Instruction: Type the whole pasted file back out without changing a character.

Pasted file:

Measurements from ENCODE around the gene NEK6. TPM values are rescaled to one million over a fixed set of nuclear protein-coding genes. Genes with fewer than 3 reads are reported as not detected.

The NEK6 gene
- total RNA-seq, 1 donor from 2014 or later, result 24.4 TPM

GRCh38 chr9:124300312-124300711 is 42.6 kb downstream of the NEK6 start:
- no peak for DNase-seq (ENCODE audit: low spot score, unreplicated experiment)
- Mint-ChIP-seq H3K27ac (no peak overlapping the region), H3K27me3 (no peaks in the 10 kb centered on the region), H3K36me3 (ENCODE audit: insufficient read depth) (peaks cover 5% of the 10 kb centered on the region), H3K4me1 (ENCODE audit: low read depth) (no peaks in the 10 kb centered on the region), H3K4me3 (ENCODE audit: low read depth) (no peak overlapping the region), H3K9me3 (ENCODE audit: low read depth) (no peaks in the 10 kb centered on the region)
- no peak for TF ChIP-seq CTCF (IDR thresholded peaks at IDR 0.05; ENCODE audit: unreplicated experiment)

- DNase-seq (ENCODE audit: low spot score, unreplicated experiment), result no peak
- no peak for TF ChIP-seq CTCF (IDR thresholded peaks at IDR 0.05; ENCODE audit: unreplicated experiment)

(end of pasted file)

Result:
Measurements from ENCODE around the gene NEK6. TPM values are rescaled to one million over a fixed set of nuclear protein-coding genes. Genes with fewer than 3 reads are reported as not detected.

The NEK6 gene
- total RNA-seq, 1 donor from 2014 or later, result 24.4 TPM

GRCh38 chr9:124300312-124300711 is 42.6 kb downstream of the NEK6 start:
- no peak for DNase-seq (ENCODE audit: low spot score, unreplicated experiment)
- Mint-ChIP-seq H3K27ac (no peak overlapping the region), H3K27me3 (no peaks in the 10 kb centered on the region), H3K36me3 (ENCODE audit: insufficient read depth) (peaks cover 5% of the 10 kb centered on the region), H3K4me1 (ENCODE audit: low read depth) (no peaks in the 10 kb centered on the region), H3K4me3 (ENCODE audit: low read depth) (no peak overlapping the region), H3K9me3 (ENCODE audit: low read depth) (no peaks in the 10 kb centered on the region)
- no peak for TF ChIP-seq CTCF (IDR thresholded peaks at IDR 0.05; ENCODE audit: unreplicated experiment)

- DNase-seq (ENCODE audit: low spot score, unreplicated experiment), result no peak
- no peak for TF ChIP-seq CTCF (IDR thresholded peaks at IDR 0.05; ENCODE audit: unreplicated experiment)